Thursday, December 13, 2012

"Rove's Dilemma" Graph Game

I suspect that Karl Rove's strategy in 2000 was to use the support of evangelicals and nativists to entrench Republican power then abandon them and transition to other groups, particularly Hispanics. Rove, an agnostic who was close to his gay adoptive father, appears to have had no personal investment in the social conservative wing of the party and though overrated as a strategist, he was certainly capable of following demographic trends.

Twelve years later, that strategy is looking less than doable. The nativists and social conservatives appear to be a shrinking demographic and the idea of winning over Hispanic voters seems increasingly unlikely. Some have made the case that the GOP's best strategy at this point is abandon its shrinking base and make a big play for the next demographic wave. The trouble with that strategy (from a strictly strategic viewpoint) is that a party has to maintain a certain critical mass to remain viable.

All this got me thinking about the best way to describe this. Here's what I've come up with. It's not there yet but I think it's on the right track.

1. We have a graph where each node is associated with a shifting size metric.

2. These nodes represent populations. You win support from these populations with messages.

3. If you target two nodes with the same message those nodes are associated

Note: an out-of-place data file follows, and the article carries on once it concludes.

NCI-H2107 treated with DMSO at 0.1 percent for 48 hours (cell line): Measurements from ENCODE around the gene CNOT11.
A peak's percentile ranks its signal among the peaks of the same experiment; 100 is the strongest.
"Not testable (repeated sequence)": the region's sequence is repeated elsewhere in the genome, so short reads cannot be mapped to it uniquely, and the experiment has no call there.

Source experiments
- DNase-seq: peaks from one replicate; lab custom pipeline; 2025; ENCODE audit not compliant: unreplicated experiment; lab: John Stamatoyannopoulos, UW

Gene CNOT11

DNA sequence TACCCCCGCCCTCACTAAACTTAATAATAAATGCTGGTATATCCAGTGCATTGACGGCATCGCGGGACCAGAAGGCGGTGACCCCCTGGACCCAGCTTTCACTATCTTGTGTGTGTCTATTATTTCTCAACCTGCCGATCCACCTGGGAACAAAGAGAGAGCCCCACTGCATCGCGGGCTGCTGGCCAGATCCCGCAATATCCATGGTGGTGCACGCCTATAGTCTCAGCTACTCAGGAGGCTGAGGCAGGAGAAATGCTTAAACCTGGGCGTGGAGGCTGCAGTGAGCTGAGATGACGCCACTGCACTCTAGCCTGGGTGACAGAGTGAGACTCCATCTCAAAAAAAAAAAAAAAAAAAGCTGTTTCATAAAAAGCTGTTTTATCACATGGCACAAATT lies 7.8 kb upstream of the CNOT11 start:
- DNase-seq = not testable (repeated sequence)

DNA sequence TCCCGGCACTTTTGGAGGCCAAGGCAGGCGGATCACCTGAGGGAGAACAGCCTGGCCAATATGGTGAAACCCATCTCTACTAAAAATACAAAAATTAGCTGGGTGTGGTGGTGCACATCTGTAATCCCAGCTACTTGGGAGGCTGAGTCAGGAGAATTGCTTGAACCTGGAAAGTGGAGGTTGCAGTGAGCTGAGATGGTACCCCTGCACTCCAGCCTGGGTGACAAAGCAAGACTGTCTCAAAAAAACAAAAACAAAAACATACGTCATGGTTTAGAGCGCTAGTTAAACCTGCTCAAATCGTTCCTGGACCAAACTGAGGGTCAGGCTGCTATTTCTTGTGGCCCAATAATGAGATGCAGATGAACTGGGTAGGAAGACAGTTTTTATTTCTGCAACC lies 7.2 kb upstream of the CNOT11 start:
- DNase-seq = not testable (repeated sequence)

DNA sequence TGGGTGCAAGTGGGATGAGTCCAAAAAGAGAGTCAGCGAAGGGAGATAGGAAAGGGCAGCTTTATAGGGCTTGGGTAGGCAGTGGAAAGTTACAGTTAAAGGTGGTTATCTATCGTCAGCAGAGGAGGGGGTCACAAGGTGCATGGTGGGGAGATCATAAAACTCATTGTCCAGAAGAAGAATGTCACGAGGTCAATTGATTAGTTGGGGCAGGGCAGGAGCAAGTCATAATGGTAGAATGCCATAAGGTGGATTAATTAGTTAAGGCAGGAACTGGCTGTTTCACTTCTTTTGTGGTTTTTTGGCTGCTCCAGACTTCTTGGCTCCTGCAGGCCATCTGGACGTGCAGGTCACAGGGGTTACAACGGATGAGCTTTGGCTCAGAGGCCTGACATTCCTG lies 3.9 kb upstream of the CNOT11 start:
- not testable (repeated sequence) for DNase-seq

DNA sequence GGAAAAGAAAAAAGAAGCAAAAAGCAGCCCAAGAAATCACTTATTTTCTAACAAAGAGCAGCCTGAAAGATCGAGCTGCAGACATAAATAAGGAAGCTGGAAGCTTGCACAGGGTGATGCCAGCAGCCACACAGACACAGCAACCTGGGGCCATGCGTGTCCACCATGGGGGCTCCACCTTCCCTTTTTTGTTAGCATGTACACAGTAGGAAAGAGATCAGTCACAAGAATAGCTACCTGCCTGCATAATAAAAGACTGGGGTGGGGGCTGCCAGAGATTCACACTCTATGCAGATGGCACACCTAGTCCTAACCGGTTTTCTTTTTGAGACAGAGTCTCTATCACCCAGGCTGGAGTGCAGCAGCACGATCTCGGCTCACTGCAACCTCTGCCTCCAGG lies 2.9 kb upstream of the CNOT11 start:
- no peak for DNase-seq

4. If the message targeted to one nodes raises support in that node and lowers it in another, those two nodes are disassociated

5. You can not target disassociated nodes.

6. Messages have a half life. If you wish to drop a node so you can start targeting one disassociated with it, you will have to wait a few cycles.

7. The objective is to get the most support possible support over the run of the game while never letting that support fall below a critical level.

Other than a little with Bayesian networks (which doesn't quite seem to cover this) I've never done a graph-based simulation so the odds are good that I'm stating or missing the obvious here. Still, the idea of graph as shifting fitness landscape might be interesting and it does explain how GOP strategists could have seen the coming demographic tides and could still have found themselves trapped by the rising water.

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